Foundation for Jewish Culture

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The Foundation for Jewish Culture (formerly the National Foundation for Jewish Culture) was an advocacy group for Jewish cultural life and creativity in the United States.[1][2][3]

Founded in 1960, it supported writers, filmmakers, artists, composers, choreographers, and scholars, with grants and awards in the arts and humanities, and by sponsoring programs and national and international conferences. In 2014, it wound down its programs and closed.[3]

The Foundation for Jewish culture invested in creative individuals, in an effort to sustain and grow a dynamic, enduring sense of Jewish identity, community, and culture. To this end, the Foundation provided grants, recognition awards, networking opportunities and professional development services to artists and scholars, made possible through collaboration with cultural institutions, Jewish organizations, consortia, and funders. The Foundation also worked to educate and build audiences for these artists and scholars, in order to provide meaningful Jewish cultural experiences to the American public, as well as advocated for the importance of Jewish culture as a core component of Jewish life.



The Lynn and Jules Kroll Fund for Jewish Documentary Film supported the completion of original documentaries that explore the Jewish experience in all its complexity. The fund was created with a lead grant from Steven Spielberg's Righteous Persons Foundation and sustained over 10 years with major support from the Charles H. Revson Foundation. The priority of the fund is to support projects that address significant subjects; offer fresh, challenging perspectives; engage audiences across cultural lines; and expand the understanding of Jewish experiences.

Among its recipients have been Trembling Before G-d, the animated documentary Waltz with Bashir, and the upcoming Sidney Lumet: The Moral Lens.[citation needed]

American Academy in Jerusalem[edit]

Modeled on the successes of the American Academy in Rome and the American Academy in Berlin, the American Academy in Jerusalem was a fellowship for senior-level artists and cultural leaders. The program provides each Fellow with travel to Israel, accommodations for nine weeks, a living stipend, and additional resources to develop individual projects emphasizing social engagement. The Foundation for Jewish Culture established the Academy in order to participate in a larger civic effort to strengthen Jerusalem as an international destination for art and culture. During their stay in Jerusalem, Fellows work with local cultural and/or academic institutions where they teach master classes, serve as mentors, or otherwise participate in the life of these institutions in order to interact with their peers. The Fellows engage with Jerusalem's diverse populations through projects emphasizing social engagement and make public presentations about their current work in Israel when they return to the United States.[4]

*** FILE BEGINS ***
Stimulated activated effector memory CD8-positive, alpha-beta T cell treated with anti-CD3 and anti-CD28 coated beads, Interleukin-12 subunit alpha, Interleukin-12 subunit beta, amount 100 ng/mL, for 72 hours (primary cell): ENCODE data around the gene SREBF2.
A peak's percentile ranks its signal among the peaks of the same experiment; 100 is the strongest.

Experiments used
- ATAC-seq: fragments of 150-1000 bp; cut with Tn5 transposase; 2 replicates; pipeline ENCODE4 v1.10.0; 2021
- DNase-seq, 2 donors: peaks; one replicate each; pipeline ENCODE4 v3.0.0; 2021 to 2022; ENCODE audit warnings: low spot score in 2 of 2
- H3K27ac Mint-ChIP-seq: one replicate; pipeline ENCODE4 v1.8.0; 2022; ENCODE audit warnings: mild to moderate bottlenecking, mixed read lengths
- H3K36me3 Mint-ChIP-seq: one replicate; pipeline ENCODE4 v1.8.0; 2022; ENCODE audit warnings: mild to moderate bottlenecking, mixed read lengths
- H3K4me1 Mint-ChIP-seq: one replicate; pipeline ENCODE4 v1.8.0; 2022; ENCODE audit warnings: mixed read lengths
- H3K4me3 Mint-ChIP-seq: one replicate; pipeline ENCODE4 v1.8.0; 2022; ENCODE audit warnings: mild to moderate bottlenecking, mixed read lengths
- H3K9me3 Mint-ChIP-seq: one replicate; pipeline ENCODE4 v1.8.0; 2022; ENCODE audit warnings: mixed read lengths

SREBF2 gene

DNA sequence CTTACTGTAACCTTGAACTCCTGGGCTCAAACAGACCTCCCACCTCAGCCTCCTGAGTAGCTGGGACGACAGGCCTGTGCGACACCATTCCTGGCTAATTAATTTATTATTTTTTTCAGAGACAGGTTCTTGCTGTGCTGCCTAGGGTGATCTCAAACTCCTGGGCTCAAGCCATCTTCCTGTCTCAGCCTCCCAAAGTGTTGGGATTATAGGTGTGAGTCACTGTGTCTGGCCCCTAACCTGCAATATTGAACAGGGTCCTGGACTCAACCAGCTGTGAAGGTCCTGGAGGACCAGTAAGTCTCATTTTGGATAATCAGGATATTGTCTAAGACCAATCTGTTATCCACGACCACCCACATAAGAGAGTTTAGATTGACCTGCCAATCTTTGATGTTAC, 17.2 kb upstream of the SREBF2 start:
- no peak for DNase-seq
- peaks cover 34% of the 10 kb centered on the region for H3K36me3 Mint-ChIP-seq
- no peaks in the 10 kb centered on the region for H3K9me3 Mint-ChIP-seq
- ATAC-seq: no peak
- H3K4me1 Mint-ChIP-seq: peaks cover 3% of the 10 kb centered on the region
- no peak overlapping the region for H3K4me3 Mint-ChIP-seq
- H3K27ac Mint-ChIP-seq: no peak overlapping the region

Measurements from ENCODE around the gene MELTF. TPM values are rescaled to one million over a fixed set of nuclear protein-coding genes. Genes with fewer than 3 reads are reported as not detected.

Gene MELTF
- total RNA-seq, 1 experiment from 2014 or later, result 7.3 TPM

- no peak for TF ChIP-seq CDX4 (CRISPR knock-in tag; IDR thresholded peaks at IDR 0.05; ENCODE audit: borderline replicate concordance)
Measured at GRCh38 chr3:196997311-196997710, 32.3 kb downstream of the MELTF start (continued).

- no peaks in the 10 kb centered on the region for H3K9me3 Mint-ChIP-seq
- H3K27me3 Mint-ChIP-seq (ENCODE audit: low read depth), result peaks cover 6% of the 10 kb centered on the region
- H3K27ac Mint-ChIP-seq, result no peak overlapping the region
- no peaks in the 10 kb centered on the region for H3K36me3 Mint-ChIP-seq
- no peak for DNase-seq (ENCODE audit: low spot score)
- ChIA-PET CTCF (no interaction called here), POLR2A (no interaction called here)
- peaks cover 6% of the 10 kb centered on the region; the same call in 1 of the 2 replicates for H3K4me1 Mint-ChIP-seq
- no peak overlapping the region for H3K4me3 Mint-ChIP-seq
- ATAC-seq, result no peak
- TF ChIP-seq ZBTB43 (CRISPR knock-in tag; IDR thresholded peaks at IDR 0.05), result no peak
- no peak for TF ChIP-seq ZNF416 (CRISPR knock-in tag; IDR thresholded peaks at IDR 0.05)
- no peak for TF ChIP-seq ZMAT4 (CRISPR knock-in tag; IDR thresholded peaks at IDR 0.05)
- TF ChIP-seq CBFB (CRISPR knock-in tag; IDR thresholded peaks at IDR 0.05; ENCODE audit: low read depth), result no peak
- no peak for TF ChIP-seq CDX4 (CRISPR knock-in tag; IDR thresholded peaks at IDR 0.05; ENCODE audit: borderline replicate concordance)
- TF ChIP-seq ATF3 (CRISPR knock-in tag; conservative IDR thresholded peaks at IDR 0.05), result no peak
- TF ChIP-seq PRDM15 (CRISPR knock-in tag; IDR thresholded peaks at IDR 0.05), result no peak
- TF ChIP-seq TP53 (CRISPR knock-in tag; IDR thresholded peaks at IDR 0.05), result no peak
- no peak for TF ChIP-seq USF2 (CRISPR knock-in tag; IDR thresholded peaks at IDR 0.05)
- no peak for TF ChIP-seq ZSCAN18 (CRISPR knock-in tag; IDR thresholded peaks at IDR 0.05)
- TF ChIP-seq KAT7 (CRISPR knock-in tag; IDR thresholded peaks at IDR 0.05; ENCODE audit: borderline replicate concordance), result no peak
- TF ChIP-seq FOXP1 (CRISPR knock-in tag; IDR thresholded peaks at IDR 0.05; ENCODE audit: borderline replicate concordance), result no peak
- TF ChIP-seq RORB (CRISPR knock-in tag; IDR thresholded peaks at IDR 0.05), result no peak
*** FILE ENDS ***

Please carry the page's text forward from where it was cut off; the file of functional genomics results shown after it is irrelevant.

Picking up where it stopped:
See also[edit]


  1. ^ "Foundation for Jewish Culture board votes to close". The Times of Israel. September 12, 2013. Retrieved September 16, 2020.{{cite web}}: CS1 maint: url-status (link)
  2. ^ Myers, David N. (October 3, 2013). "The end of culture?: Foundation for Jewish Culture closing down". Jewish Journal. Retrieved September 16, 2020.{{cite web}}: CS1 maint: url-status (link)
  3. ^ a b Glinter, Ezra (September 12, 2013). "Jewish Foundation for Culture to Shutter Next Year". The Forward. Retrieved September 16, 2020.{{cite web}}: CS1 maint: url-status (link)
  4. ^ Herschthal, Eric (June 14, 2011). "Jerusalem Home for American Artists". The Jewish Week. Retrieved September 16, 2020.{{cite web}}: CS1 maint: url-status (link)

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